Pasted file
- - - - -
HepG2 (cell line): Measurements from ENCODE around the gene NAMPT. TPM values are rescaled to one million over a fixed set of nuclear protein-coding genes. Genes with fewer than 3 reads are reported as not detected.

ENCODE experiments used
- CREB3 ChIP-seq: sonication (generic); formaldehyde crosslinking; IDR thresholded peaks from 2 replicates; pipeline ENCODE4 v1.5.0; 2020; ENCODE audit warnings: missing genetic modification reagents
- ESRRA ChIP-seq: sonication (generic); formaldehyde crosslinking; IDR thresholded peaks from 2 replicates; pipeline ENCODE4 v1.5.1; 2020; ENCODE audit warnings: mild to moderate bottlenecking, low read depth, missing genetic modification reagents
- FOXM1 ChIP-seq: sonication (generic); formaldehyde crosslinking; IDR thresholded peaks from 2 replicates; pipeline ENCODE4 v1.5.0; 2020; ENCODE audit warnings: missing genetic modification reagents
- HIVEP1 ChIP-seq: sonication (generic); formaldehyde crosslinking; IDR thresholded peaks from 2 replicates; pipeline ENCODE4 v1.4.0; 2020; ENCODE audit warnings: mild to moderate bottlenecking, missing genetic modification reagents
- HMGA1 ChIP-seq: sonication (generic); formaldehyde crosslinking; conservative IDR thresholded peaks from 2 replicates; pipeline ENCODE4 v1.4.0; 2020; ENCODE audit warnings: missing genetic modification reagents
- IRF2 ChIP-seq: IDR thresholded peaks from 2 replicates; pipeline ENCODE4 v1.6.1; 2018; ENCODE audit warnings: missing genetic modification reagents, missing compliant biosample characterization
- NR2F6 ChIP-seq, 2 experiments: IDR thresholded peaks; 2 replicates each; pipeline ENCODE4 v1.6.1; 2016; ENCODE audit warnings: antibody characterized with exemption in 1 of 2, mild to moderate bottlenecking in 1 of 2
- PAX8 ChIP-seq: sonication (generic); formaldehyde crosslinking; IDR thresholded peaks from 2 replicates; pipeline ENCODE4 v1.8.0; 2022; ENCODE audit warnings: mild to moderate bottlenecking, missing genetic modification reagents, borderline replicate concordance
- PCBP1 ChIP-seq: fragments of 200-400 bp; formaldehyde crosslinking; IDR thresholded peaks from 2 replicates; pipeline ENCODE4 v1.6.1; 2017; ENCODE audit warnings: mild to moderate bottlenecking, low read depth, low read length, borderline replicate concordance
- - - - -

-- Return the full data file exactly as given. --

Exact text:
HepG2 (cell line): Measurements from ENCODE around the gene NAMPT. TPM values are rescaled to one million over a fixed set of nuclear protein-coding genes. Genes with fewer than 3 reads are reported as not detected.

ENCODE experiments used
- CREB3 ChIP-seq: sonication (generic); formaldehyde crosslinking; IDR thresholded peaks from 2 replicates; pipeline ENCODE4 v1.5.0; 2020; ENCODE audit warnings: missing genetic modification reagents
- ESRRA ChIP-seq: sonication (generic); formaldehyde crosslinking; IDR thresholded peaks from 2 replicates; pipeline ENCODE4 v1.5.1; 2020; ENCODE audit warnings: mild to moderate bottlenecking, low read depth, missing genetic modification reagents
- FOXM1 ChIP-seq: sonication (generic); formaldehyde crosslinking; IDR thresholded peaks from 2 replicates; pipeline ENCODE4 v1.5.0; 2020; ENCODE audit warnings: missing genetic modification reagents
- HIVEP1 ChIP-seq: sonication (generic); formaldehyde crosslinking; IDR thresholded peaks from 2 replicates; pipeline ENCODE4 v1.4.0; 2020; ENCODE audit warnings: mild to moderate bottlenecking, missing genetic modification reagents
- HMGA1 ChIP-seq: sonication (generic); formaldehyde crosslinking; conservative IDR thresholded peaks from 2 replicates; pipeline ENCODE4 v1.4.0; 2020; ENCODE audit warnings: missing genetic modification reagents
- IRF2 ChIP-seq: IDR thresholded peaks from 2 replicates; pipeline ENCODE4 v1.6.1; 2018; ENCODE audit warnings: missing genetic modification reagents, missing compliant biosample characterization
- NR2F6 ChIP-seq, 2 experiments: IDR thresholded peaks; 2 replicates each; pipeline ENCODE4 v1.6.1; 2016; ENCODE audit warnings: antibody characterized with exemption in 1 of 2, mild to moderate bottlenecking in 1 of 2
- PAX8 ChIP-seq: sonication (generic); formaldehyde crosslinking; IDR thresholded peaks from 2 replicates; pipeline ENCODE4 v1.8.0; 2022; ENCODE audit warnings: mild to moderate bottlenecking, missing genetic modification reagents, borderline replicate concordance
- PCBP1 ChIP-seq: fragments of 200-400 bp; formaldehyde crosslinking; IDR thresholded peaks from 2 replicates; pipeline ENCODE4 v1.6.1; 2017; ENCODE audit warnings: mild to moderate bottlenecking, low read depth, low read length, borderline replicate concordance